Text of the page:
He was drafted into the category-defying Focus Group by his high school chum Donald Gallaspy, who moved to Austin before Andrew did and met the other band members at St. Edward's. The nascent Group had been experimenting with playing their more traditional band instruments along to sampled rhythms. Donald told Andrew it worked well, and Andrew said "If you like drum loops, let's play around." Andrew has a clear idea when he is working on tracks of what stuff will go towards his solo project and which pieces he will take to the band. "I know the kinds of things that Focus Group needs from me, for the most part. Sometimes solo stuff ends up working well with the band." Interestingly, the combination works even though Soundfounder doesn't have the same grasp of music theory that the guitarists and keyboard players have. "I do everything by ear, they know scales." When he cues up a tone that clashes with the sound of the other instruments, it has to be manipulated into pitch. As a trippy instrumental act, it might surprise a few Focus Group fans that there's not much improvisation involved in live shows. "We do our improv during the songwriting process. By the time it hits the stage we stick to what works."

"Electronic music is limitless. Once you have the laptop or sampler, the only thing that limits you is memory." All you have to work with is "anything the human ear can hear." Given that, how do you know when anything is done? While a lot of his job is collecting sounds, at a certain point Andrew has to sit down and shape what he's got into finished pieces. "I go through phases where I'm working on music a lot. I'm pretty close to finishing a new Soundfounder record. Time to go back and polish stuff I have and make it presentable." He's been recording his new material live to analog tape, which is something that might surprise a lot of electronica fans but makes perfect sense to me. In addition to modern acts such as Boards of Canada and Flying Lotus, Andrew finds a lot of inspiration in 70's rock... Randy Newman, the Kinks, Harry Nilsson. "That's why I had to record to tape!"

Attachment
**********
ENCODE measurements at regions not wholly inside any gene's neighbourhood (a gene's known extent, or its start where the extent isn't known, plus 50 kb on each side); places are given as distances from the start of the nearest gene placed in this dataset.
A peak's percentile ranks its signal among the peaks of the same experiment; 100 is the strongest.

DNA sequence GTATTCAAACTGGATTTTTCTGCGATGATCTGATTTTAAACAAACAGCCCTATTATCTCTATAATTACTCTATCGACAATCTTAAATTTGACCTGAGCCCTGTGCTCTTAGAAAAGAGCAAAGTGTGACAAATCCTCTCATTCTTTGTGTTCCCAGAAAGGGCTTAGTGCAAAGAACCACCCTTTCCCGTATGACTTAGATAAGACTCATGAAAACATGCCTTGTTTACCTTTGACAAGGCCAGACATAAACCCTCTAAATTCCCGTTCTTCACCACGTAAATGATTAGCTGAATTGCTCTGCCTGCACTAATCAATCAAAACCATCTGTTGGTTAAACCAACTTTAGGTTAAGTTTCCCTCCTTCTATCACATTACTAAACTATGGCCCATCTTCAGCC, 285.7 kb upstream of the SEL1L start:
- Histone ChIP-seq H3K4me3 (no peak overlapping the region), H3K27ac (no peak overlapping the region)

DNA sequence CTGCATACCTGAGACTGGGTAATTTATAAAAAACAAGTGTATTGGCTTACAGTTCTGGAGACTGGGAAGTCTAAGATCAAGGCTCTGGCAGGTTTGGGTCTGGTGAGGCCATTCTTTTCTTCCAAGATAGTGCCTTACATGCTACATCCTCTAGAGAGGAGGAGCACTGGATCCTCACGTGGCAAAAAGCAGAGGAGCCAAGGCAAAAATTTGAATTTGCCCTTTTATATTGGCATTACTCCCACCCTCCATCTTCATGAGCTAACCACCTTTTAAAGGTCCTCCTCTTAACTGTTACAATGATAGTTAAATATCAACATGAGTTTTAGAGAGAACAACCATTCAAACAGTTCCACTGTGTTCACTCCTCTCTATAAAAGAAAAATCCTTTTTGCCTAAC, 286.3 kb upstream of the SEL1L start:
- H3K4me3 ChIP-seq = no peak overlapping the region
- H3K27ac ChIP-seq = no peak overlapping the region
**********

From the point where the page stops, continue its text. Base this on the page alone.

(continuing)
As a rock musician I spend a lot of time debating how much computer post-production is too much. The technology exists nowadays to clean up tracks and snap beats to grids so perfectly that even hard rock and country bands on the radio sound automated. Speaking to Soundfounder I learn that it's something electronic artists consider as well. "Perfection is attainable -- perfect time-wise, melody-wise, clean... if you want." But as he's gotten more experienced his attitude towards this has changed. "Things I would have considered horrible mistakes earlier" he now keeps, "allowing chaos to play a role." Listeners expect perfection, so Andrew tries to do the opposite of what's expected. That's an impulse to which any artist can relate!

When he first came to Austin, Andrew did DJ gigs, but what he wanted most was to play shows, original music for a crowd that's there to listen as opposed to dance. "That's one reason I took Focus Group seriously." That's also why he's working on making Exploded Drawing a scene fixture, since it's tricky for electronic producers to book rock and roll-style shows. It's puzzling being a musician doing anything outside the lines around here -- it's not that audiences don't exist, it's just that local venues, press, and promoters can be disinterested in the extra work it takes to mobilize potential fans of what's new and different. Musicians have to take the initiative. Soundfounder and Butcher Bear ("my ideal partner in crime") are trying to increase exposure for like-minded artists all over Texas. They know the interest is there. "After my opening sets for Take and Nosaj Thing, I let people know I was starting [Exploded Drawing] and got two pages of e-mail addresses," Andrew says.